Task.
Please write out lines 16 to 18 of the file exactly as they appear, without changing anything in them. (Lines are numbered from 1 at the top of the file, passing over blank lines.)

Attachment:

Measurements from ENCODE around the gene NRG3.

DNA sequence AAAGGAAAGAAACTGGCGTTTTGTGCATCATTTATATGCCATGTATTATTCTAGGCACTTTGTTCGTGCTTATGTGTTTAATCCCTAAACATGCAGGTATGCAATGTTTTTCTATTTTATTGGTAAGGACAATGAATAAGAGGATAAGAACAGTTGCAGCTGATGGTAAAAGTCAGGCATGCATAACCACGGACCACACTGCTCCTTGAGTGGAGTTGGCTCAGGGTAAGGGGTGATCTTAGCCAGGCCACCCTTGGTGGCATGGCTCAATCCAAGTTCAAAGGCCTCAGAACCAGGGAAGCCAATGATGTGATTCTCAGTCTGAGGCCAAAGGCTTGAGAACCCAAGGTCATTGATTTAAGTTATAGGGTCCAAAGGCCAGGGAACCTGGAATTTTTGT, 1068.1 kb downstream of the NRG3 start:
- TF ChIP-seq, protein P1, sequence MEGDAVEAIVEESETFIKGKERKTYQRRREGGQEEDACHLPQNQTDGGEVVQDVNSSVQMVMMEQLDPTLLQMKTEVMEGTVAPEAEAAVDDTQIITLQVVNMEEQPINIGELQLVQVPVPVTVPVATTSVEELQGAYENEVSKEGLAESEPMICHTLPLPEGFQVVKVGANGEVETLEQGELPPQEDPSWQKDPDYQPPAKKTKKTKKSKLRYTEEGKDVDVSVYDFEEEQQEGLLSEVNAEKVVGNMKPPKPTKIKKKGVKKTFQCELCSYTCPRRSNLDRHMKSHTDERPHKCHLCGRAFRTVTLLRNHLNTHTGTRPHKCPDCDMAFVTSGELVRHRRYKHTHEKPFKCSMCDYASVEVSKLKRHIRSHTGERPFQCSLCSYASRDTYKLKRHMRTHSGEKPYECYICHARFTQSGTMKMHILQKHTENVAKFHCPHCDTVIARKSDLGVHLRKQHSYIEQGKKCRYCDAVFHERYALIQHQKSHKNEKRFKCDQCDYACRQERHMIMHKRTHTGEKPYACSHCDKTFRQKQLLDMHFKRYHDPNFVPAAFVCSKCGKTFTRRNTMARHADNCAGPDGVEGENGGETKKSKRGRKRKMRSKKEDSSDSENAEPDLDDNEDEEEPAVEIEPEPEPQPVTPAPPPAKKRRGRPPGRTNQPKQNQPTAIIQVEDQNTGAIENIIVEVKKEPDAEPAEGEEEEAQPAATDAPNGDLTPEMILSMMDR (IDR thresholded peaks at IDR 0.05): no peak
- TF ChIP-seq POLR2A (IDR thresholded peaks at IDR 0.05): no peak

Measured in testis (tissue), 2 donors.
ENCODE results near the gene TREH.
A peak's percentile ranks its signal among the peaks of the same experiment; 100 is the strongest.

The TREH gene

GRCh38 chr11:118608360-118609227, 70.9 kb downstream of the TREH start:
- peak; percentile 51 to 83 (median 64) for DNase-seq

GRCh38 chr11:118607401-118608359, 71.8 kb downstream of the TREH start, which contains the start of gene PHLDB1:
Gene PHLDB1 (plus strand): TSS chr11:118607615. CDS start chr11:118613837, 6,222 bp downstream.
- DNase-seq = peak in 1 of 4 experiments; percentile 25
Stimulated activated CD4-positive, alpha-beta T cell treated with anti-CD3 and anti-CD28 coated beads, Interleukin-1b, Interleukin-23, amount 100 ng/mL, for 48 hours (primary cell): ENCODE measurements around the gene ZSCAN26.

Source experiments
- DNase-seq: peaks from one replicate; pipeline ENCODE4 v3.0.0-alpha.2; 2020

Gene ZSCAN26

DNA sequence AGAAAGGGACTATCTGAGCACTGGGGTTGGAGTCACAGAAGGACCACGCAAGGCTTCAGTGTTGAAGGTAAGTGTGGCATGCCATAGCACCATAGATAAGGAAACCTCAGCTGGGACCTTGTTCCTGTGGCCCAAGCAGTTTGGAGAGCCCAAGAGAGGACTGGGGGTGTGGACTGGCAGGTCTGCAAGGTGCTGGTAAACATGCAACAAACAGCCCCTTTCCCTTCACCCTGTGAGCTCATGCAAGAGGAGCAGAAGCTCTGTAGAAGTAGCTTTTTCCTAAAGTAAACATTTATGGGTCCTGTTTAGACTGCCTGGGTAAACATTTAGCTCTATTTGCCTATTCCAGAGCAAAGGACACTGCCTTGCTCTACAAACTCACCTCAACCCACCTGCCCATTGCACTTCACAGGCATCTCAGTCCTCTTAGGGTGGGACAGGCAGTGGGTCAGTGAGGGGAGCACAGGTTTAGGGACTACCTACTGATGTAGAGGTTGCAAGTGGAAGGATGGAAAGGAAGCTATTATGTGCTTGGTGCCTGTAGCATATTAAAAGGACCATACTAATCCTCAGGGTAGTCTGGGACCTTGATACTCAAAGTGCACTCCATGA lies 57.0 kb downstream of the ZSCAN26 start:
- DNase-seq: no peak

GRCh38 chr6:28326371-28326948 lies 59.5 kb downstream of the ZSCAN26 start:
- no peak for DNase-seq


- DNase-seq: peaks from one replicate; pipeline ENCODE4 v3.0.0-alpha.2; 2020

Gene ZSCAN26

DNA sequence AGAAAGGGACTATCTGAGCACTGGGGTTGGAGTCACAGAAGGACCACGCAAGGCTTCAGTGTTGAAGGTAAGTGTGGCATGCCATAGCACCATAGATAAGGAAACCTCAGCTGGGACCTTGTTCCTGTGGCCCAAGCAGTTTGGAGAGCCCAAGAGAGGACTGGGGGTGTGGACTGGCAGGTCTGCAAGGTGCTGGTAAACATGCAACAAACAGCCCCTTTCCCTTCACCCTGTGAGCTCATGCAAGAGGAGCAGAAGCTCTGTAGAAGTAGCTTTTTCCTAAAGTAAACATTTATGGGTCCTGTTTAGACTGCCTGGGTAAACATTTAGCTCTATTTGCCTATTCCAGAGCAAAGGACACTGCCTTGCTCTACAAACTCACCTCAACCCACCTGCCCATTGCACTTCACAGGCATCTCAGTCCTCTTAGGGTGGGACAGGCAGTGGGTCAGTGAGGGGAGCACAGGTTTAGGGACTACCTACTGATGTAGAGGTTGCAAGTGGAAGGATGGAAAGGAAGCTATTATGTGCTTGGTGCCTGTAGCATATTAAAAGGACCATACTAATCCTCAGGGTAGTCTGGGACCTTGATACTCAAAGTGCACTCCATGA lies 57.0 kb downstream of the ZSCAN26 start: